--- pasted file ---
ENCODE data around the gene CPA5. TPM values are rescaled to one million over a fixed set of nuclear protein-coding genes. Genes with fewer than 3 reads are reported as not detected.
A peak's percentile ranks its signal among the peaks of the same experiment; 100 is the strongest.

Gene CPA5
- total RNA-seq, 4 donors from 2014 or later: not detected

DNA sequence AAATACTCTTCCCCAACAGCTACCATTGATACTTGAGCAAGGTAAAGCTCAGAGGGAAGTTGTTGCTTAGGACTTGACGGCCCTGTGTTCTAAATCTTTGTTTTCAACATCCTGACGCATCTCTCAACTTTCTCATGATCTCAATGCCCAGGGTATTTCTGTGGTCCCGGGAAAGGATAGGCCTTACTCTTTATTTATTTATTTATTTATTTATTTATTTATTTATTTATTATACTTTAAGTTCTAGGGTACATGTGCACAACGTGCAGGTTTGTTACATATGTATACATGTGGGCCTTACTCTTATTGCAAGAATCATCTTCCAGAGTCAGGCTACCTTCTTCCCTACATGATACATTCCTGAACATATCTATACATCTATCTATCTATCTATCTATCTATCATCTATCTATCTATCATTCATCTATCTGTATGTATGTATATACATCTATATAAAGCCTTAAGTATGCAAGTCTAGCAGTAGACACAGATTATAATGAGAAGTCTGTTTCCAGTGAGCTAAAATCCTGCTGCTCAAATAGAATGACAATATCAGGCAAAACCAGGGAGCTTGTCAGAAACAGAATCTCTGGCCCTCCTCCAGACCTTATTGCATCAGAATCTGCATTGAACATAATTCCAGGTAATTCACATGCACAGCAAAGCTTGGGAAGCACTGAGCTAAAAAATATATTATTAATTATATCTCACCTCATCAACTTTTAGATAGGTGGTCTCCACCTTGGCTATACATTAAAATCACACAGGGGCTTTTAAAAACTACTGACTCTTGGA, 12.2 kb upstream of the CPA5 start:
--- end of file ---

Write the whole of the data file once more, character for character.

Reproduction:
ENCODE data around the gene CPA5. TPM values are rescaled to one million over a fixed set of nuclear protein-coding genes. Genes with fewer than 3 reads are reported as not detected.
A peak's percentile ranks its signal among the peaks of the same experiment; 100 is the strongest.

Gene CPA5
- total RNA-seq, 4 donors from 2014 or later: not detected

DNA sequence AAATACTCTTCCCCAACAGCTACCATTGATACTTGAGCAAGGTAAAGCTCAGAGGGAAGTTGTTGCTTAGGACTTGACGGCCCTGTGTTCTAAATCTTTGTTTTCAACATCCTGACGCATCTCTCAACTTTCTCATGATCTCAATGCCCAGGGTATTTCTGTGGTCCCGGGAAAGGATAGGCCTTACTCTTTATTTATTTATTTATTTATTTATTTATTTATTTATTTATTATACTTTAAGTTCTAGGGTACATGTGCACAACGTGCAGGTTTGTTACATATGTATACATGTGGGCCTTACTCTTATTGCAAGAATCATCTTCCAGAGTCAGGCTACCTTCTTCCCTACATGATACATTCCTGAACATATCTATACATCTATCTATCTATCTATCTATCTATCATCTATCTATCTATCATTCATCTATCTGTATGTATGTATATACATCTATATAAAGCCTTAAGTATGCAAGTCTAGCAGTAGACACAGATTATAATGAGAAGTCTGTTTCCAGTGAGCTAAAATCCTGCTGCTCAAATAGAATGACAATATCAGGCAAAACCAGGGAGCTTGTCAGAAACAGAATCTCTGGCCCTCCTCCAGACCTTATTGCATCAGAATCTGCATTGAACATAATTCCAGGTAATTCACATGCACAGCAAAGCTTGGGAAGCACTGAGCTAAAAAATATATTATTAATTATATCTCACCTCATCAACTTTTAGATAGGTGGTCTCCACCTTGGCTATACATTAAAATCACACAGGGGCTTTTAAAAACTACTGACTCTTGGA, 12.2 kb upstream of the CPA5 start: